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Performance Tip: Old Build/CPU with New GFX Card

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Let the card do all the work... I discovered this now obvious way to smooth out FPS and general rendering performance while playing with settings; my current PC build consists of (sadly) an ancient AM3 mainboard running an equally ancient Phenom II X3 tri-core processor with 16Gb of ram (which I love). A couple years ago I bought a Geforce 1050 Ti with 4Gb of DDR5 onboard and have been rolling along at a moderate pace since. What to do.

Solution: I've set the draw distance to Ultra in my graphics settings. As far as I can tell, that's the key. My framerate is better and way more stable; I get that smooth feeling we all want but can't reasonably have. I safely assume that the very high performance ram on my card is getting it's hands on everything it needs at once instead of waiting for the client to ask the processor to disseminate various objects and textures from main ram or the hard drive as I run around which sounds like a nightmare for everything involved and is. Capacity is probably important, with a 2 Gb card results may vary.

Warning: Environments will need time to load fully with this setting at Ultra. I can't say how long exactly, but I've noticed small oddities if I dive into battle instantly upon region change, i.e. getting trapped in an Iron Marches seed cage effect a minute or so beyond my destruction of it while waiting for the client to get around to letting me out, ty btw. Other than that, I'm pretty excited. I'll post my full Graphics settings below in case you happen to have a very similar build:


  • Resolution: Windowed Fullscreen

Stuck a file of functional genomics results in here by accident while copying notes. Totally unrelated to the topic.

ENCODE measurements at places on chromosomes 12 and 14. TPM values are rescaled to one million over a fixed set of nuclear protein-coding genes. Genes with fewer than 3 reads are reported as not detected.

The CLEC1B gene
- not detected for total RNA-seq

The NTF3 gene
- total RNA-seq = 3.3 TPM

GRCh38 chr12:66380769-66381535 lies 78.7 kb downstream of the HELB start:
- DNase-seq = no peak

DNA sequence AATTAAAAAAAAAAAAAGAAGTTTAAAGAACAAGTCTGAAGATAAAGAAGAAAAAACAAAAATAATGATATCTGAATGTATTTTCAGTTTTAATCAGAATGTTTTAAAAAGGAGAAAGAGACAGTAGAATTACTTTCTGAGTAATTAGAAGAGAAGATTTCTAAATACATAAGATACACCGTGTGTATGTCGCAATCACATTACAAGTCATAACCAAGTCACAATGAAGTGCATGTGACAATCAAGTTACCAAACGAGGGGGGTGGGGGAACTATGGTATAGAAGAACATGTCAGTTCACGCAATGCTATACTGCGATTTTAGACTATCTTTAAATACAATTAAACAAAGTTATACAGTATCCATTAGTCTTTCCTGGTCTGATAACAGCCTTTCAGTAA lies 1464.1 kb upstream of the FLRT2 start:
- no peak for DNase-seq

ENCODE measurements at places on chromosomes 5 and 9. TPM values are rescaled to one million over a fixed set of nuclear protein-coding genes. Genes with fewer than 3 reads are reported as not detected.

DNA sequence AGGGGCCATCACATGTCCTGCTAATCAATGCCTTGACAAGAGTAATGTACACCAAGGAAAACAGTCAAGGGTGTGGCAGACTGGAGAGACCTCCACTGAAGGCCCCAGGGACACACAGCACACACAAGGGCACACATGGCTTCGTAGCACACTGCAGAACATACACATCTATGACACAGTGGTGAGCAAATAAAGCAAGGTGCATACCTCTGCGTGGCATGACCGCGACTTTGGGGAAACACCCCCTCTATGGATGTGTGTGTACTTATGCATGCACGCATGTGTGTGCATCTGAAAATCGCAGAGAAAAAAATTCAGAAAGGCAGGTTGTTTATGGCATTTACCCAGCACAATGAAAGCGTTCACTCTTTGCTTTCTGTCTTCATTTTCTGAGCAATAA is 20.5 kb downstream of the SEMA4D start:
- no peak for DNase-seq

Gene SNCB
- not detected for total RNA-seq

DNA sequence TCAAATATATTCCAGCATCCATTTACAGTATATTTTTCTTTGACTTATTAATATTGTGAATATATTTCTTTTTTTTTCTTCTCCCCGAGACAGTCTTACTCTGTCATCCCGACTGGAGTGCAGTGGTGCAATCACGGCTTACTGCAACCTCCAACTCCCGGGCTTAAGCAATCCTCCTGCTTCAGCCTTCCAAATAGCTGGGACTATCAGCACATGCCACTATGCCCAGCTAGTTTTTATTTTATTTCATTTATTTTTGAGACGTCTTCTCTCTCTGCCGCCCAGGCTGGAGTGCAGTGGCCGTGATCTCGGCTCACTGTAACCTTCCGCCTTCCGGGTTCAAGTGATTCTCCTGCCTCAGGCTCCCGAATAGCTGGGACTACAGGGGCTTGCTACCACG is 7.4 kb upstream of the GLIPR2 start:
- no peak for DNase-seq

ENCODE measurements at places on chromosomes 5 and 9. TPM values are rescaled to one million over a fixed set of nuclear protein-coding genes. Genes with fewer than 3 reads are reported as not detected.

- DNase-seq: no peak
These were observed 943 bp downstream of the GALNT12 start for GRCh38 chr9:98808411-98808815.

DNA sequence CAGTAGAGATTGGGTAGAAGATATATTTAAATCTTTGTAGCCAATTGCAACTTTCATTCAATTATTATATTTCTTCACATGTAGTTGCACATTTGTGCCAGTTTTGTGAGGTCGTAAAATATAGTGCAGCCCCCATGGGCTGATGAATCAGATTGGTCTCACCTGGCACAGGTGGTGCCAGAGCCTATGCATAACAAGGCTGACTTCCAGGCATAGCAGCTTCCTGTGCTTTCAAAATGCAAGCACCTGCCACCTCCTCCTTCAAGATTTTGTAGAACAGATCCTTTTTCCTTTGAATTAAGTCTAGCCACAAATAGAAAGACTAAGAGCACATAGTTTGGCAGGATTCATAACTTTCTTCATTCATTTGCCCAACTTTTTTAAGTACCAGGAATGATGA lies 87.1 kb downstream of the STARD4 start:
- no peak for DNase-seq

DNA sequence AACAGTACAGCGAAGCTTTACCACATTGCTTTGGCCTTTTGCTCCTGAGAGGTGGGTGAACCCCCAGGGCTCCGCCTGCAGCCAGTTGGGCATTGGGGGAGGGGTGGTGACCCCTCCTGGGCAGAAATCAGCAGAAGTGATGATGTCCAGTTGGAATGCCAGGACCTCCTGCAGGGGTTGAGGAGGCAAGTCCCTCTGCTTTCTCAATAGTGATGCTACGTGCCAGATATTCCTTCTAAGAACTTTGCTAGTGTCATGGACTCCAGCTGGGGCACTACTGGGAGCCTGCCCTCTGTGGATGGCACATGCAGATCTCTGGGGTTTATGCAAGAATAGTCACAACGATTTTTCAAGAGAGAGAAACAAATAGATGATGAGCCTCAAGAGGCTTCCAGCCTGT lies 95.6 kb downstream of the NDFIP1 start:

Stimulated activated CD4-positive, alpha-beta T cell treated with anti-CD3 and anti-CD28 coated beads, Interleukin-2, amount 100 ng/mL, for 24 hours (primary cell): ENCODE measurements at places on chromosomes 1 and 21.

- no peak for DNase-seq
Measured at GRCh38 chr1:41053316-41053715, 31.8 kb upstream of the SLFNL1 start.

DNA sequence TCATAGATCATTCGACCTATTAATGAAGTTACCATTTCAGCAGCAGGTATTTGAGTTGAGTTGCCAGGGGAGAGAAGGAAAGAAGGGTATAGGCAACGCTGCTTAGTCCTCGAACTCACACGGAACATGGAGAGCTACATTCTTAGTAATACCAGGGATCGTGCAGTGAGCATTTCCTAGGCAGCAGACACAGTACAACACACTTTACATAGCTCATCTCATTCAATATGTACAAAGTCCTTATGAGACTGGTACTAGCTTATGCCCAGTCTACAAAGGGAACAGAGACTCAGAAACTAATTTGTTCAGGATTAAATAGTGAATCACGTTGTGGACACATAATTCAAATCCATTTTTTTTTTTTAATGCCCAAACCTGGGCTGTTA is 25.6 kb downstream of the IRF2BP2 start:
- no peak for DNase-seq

• Refresh Rate: Default
  • Frame Limit: Unlimited

Advanced Settings

  • Animation: Medium
  • Antialiasing: None
  • Environment: High (If you have less memory on your card you might change this to medium or low)
  • LOD Distance: Ultra
  • Reflections: Terrain & Sky
  • Textures: High (Ditto from the above, try that one first)
  • Render Sampling: Native
  • Shadows: High
  • Shaders: Medium
  • Postprocessing: High
  • Character Model Limit: Low (These two control numbers of models and high quality models, not the quality itself)
  • Character Model Quality: Low
  • Checked: Ambient Occlusion, Depth Blur, Effect LOD, Light Adaption
  • (Un-checked: Best Texture Filtering, Hi Res Character Textures, Vertical Sync)
  • Motion Blur Power: 8%

In addition, and critically, my FOV (Field of View) in the General Settings tab is set at 65% where 100% is full right on the slider. Play with this to your liking but be aware the FOV setting has a dramatic impact on work required to render the environment. Also this setting is an awkward but very viable telescope for the viewing of yonder things. Trivia: This is exactly how the old telescope item in World of Warcraft circa 2004 used to work and also this is how many real world cameras work... and also telescopes I assume. Fascinating.

I hope this is more helpful than harmful in the majority of cases. Happy Trails!

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